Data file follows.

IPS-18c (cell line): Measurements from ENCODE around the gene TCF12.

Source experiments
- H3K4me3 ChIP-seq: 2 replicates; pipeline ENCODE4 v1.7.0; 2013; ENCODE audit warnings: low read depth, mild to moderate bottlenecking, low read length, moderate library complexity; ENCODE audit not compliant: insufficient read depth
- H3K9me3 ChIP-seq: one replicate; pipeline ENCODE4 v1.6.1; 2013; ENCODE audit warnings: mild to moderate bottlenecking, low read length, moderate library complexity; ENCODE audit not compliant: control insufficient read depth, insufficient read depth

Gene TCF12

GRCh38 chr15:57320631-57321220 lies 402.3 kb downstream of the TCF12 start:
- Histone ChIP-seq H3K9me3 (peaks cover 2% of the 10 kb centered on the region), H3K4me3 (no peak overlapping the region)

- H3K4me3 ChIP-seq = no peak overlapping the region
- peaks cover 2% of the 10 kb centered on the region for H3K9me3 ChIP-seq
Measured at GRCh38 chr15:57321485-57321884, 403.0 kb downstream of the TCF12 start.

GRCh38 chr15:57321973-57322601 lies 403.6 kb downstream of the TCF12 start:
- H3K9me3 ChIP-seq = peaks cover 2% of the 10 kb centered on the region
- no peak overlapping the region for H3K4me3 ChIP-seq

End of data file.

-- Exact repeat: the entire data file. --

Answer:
IPS-18c (cell line): Measurements from ENCODE around the gene TCF12.

Source experiments
- H3K4me3 ChIP-seq: 2 replicates; pipeline ENCODE4 v1.7.0; 2013; ENCODE audit warnings: low read depth, mild to moderate bottlenecking, low read length, moderate library complexity; ENCODE audit not compliant: insufficient read depth
- H3K9me3 ChIP-seq: one replicate; pipeline ENCODE4 v1.6.1; 2013; ENCODE audit warnings: mild to moderate bottlenecking, low read length, moderate library complexity; ENCODE audit not compliant: control insufficient read depth, insufficient read depth

Gene TCF12

GRCh38 chr15:57320631-57321220 lies 402.3 kb downstream of the TCF12 start:
- Histone ChIP-seq H3K9me3 (peaks cover 2% of the 10 kb centered on the region), H3K4me3 (no peak overlapping the region)

- H3K4me3 ChIP-seq = no peak overlapping the region
- peaks cover 2% of the 10 kb centered on the region for H3K9me3 ChIP-seq
Measured at GRCh38 chr15:57321485-57321884, 403.0 kb downstream of the TCF12 start.

GRCh38 chr15:57321973-57322601 lies 403.6 kb downstream of the TCF12 start:
- H3K9me3 ChIP-seq = peaks cover 2% of the 10 kb centered on the region
- no peak overlapping the region for H3K4me3 ChIP-seq